Archive for old pipes

Next time you hear that inexplicable clank in the middle of the night, no need to fret; our plumber friends at RotoRooter attempt to explain the “paranormal” pipe activity this Halloween:

It is the season of ghosts and goblins, when people like a good scare in the spirit of Halloween, but what about the other 11 months of the year? We have listed the top 10 cities notorious for being the most haunted places in the U.S., reportedly home to many inexplicable, ghostly encounters of sight and sound.  

While we cannot account for the visions some claim to experience, many homeowners who find they are jumping at crashes, clanks and bumps in the night, might consider calling in an expert… a plumbing expert.  Below is a list of the 10 most haunted cities, along with the five most common plumbing noises confused for paranormal frights.    

According to TopTenz.net, a popular list website, the Top Ten Haunted U.S. Cities are:

  1. New Orleans, LA
  2. Savannah, GA
  3. Gettysburg, PA
  4. Chicago, IL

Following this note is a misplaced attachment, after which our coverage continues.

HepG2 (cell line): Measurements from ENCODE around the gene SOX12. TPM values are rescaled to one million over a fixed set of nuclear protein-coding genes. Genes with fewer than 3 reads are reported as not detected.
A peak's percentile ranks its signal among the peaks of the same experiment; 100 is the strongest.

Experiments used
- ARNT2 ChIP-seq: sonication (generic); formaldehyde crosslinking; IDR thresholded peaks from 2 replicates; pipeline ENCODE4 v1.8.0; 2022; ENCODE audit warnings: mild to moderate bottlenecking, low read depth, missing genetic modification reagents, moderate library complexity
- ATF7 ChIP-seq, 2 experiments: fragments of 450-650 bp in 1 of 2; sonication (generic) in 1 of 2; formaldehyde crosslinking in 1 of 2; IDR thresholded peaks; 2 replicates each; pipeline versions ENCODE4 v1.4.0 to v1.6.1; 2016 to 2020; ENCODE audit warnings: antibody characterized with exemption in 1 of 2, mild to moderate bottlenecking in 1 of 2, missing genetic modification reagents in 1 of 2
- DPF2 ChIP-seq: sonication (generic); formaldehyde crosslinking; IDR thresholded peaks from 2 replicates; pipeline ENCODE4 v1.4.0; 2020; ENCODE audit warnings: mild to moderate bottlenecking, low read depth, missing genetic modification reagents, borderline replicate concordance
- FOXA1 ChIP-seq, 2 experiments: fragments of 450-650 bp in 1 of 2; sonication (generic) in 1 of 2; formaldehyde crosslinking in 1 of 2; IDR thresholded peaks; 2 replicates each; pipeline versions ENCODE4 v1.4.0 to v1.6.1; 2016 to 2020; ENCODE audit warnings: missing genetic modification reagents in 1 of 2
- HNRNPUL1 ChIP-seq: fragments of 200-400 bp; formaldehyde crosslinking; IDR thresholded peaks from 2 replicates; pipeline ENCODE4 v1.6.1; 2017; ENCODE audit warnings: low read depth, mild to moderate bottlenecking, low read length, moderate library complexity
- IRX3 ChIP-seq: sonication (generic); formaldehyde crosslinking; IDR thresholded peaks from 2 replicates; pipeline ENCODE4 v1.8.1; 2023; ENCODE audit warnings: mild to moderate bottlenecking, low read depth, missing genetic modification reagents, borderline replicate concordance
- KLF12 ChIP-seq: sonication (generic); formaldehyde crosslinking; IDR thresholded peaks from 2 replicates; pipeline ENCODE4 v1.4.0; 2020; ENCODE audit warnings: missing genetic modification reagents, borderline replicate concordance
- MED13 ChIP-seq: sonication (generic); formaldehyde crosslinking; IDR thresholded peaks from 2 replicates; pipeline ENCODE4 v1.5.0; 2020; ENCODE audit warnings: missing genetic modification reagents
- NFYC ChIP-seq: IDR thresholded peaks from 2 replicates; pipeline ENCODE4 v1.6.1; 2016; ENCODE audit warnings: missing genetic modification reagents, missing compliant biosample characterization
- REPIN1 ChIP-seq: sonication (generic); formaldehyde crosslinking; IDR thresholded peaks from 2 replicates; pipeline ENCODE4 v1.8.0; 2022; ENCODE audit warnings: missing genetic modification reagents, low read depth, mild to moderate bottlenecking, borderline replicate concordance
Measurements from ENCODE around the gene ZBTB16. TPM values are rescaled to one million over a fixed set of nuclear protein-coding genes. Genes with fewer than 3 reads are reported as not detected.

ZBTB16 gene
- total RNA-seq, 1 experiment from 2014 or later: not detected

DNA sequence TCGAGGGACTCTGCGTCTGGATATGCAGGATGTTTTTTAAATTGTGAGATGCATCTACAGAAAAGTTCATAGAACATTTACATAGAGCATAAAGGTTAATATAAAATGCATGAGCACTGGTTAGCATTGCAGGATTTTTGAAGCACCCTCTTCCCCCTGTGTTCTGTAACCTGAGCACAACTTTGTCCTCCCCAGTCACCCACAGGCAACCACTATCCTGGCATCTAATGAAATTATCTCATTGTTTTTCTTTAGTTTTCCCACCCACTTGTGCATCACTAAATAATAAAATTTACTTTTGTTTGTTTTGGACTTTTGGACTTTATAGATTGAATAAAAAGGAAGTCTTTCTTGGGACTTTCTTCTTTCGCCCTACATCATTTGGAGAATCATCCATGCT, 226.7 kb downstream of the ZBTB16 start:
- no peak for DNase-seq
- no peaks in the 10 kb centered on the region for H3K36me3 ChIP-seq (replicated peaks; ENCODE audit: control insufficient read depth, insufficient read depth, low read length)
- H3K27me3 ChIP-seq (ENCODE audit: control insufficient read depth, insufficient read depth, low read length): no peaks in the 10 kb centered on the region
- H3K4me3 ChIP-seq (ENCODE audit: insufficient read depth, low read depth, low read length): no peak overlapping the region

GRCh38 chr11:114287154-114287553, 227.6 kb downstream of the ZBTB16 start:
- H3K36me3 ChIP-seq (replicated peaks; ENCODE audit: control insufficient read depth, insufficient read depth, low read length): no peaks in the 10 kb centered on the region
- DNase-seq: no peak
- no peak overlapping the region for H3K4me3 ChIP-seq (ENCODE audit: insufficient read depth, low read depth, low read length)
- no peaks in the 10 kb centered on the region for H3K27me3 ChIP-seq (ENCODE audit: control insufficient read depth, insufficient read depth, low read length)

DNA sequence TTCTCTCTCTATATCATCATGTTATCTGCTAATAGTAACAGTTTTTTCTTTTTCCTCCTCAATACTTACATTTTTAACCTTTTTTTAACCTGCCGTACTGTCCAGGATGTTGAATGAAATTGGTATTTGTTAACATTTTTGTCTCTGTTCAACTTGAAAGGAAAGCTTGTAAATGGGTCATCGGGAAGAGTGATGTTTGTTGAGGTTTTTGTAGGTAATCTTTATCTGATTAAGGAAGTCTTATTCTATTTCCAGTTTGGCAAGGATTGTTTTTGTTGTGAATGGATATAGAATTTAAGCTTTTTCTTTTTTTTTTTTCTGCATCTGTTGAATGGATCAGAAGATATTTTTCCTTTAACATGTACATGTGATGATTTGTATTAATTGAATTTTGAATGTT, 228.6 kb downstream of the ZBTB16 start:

5. Salem, MA
  6. Charleston, SC
  7. Portland, OR
  8. Athens, OH
  9. Key West, FL
  10. San Francisco, CA

Plumbers Explain the Paranormal

What do these places have in common that helps to explain their haunted atmospheres? History! These are some of the oldest, most traveled cities, and historic areas have historic buildings and homes. Older homes may come with some ghosts, but they also tend to come with some noises that can be more easily explained.

A common complaint of clanging or rattling is usually a culprit of unsecure piping and walls that are not insulated.

Additionally, old metal pipes, as opposed to standard use of plastic today, expand and contract with hot water usage creating horrifying hissing or creepy cracking sounds.

Simple kinetic energy accounts for one of the loudest plumbing problems, called a water hammer. Water hammers typically occur when dishwashers, washing machines or toilets suddenly stop the flow of water and the pipes absorb the shock from the stopped force.  When the water is shutoff, there is a loud banging sound.